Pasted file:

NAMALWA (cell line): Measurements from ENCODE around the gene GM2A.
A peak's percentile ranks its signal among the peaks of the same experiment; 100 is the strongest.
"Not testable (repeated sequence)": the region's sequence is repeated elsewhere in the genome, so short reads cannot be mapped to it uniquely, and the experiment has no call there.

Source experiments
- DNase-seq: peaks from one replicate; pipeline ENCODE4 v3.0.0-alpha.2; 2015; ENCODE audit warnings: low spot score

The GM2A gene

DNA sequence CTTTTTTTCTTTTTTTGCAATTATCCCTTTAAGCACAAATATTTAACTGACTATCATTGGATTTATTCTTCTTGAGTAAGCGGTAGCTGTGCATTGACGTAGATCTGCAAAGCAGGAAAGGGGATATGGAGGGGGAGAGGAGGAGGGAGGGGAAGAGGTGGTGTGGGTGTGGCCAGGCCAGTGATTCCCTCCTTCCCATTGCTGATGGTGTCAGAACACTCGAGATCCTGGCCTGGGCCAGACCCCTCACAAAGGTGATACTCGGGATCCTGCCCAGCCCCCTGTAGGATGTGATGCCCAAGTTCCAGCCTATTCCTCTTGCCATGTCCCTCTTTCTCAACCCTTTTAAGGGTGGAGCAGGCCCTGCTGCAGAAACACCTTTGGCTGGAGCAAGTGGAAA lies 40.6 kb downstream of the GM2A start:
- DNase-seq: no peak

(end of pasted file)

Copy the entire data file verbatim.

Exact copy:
NAMALWA (cell line): Measurements from ENCODE around the gene GM2A.
A peak's percentile ranks its signal among the peaks of the same experiment; 100 is the strongest.
"Not testable (repeated sequence)": the region's sequence is repeated elsewhere in the genome, so short reads cannot be mapped to it uniquely, and the experiment has no call there.

Source experiments
- DNase-seq: peaks from one replicate; pipeline ENCODE4 v3.0.0-alpha.2; 2015; ENCODE audit warnings: low spot score

The GM2A gene

DNA sequence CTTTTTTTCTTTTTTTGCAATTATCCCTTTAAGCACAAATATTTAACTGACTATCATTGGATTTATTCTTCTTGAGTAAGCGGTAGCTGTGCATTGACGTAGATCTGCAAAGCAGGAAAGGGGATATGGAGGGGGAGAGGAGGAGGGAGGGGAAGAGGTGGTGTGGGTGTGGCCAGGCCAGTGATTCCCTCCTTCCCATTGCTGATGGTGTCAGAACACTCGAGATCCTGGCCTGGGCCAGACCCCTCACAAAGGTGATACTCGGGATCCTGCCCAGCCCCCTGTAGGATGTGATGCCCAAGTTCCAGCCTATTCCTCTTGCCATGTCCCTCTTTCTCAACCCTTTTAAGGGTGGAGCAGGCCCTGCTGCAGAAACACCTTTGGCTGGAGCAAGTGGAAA lies 40.6 kb downstream of the GM2A start:
- DNase-seq: no peak